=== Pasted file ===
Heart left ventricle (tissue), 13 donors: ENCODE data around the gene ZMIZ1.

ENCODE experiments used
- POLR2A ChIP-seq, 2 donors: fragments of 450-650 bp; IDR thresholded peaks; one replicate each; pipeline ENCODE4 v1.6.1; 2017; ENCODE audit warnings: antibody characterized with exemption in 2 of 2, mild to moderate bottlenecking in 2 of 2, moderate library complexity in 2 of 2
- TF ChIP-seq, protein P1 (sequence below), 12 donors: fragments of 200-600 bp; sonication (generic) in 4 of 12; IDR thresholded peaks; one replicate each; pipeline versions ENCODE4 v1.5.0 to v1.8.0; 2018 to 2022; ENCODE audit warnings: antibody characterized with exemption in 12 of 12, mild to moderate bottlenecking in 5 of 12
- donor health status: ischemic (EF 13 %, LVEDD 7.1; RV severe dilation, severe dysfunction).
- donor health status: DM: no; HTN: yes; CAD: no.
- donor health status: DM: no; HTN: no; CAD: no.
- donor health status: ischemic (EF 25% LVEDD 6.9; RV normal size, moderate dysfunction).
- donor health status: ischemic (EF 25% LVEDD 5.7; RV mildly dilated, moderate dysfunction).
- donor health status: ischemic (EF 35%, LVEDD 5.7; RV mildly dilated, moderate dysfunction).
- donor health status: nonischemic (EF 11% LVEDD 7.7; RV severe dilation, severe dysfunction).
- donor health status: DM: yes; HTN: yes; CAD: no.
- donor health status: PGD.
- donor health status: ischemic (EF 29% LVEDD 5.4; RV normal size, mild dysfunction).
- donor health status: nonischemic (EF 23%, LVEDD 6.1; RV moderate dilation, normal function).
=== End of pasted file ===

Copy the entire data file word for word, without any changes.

Heart left ventricle (tissue), 13 donors: ENCODE data around the gene ZMIZ1.

ENCODE experiments used
- POLR2A ChIP-seq, 2 donors: fragments of 450-650 bp; IDR thresholded peaks; one replicate each; pipeline ENCODE4 v1.6.1; 2017; ENCODE audit warnings: antibody characterized with exemption in 2 of 2, mild to moderate bottlenecking in 2 of 2, moderate library complexity in 2 of 2
- TF ChIP-seq, protein P1 (sequence below), 12 donors: fragments of 200-600 bp; sonication (generic) in 4 of 12; IDR thresholded peaks; one replicate each; pipeline versions ENCODE4 v1.5.0 to v1.8.0; 2018 to 2022; ENCODE audit warnings: antibody characterized with exemption in 12 of 12, mild to moderate bottlenecking in 5 of 12
- donor health status: ischemic (EF 13 %, LVEDD 7.1; RV severe dilation, severe dysfunction).
- donor health status: DM: no; HTN: yes; CAD: no.
- donor health status: DM: no; HTN: no; CAD: no.
- donor health status: ischemic (EF 25% LVEDD 6.9; RV normal size, moderate dysfunction).
- donor health status: ischemic (EF 25% LVEDD 5.7; RV mildly dilated, moderate dysfunction).
- donor health status: ischemic (EF 35%, LVEDD 5.7; RV mildly dilated, moderate dysfunction).
- donor health status: nonischemic (EF 11% LVEDD 7.7; RV severe dilation, severe dysfunction).
- donor health status: DM: yes; HTN: yes; CAD: no.
- donor health status: PGD.
- donor health status: ischemic (EF 29% LVEDD 5.4; RV normal size, mild dysfunction).
- donor health status: nonischemic (EF 23%, LVEDD 6.1; RV moderate dilation, normal function).